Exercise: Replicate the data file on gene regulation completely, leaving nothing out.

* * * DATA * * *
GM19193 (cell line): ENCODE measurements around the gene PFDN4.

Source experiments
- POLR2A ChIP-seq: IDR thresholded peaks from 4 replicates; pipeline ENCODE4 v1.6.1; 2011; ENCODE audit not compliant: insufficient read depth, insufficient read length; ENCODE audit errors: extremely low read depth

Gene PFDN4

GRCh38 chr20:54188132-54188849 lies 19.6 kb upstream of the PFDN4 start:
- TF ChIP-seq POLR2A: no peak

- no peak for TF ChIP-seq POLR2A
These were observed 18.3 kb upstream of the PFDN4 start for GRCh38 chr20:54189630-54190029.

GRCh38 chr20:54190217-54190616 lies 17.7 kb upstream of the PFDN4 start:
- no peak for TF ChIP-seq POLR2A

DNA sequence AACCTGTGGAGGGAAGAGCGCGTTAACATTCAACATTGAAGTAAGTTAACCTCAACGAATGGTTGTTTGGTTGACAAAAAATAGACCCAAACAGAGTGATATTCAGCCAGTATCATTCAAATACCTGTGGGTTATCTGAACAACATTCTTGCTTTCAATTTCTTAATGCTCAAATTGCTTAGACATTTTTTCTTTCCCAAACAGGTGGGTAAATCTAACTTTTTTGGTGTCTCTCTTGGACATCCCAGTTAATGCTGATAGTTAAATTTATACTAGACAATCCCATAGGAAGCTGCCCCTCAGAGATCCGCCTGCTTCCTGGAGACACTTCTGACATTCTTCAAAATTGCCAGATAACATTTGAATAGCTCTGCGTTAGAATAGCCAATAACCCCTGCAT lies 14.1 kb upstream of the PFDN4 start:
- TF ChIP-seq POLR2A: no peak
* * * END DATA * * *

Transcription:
GM19193 (cell line): ENCODE measurements around the gene PFDN4.

Source experiments
- POLR2A ChIP-seq: IDR thresholded peaks from 4 replicates; pipeline ENCODE4 v1.6.1; 2011; ENCODE audit not compliant: insufficient read depth, insufficient read length; ENCODE audit errors: extremely low read depth

Gene PFDN4

GRCh38 chr20:54188132-54188849 lies 19.6 kb upstream of the PFDN4 start:
- TF ChIP-seq POLR2A: no peak

- no peak for TF ChIP-seq POLR2A
These were observed 18.3 kb upstream of the PFDN4 start for GRCh38 chr20:54189630-54190029.

GRCh38 chr20:54190217-54190616 lies 17.7 kb upstream of the PFDN4 start:
- no peak for TF ChIP-seq POLR2A

DNA sequence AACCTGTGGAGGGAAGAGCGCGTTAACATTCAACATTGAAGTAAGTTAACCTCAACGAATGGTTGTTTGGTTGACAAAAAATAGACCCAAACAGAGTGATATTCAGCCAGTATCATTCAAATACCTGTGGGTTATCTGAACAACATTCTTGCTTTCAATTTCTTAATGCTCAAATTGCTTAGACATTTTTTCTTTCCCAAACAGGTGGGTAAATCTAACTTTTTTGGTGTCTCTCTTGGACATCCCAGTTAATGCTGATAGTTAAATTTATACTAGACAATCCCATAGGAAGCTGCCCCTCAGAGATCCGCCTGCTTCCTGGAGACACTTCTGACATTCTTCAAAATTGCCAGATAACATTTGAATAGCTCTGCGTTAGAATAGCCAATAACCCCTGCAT lies 14.1 kb upstream of the PFDN4 start:
- TF ChIP-seq POLR2A: no peak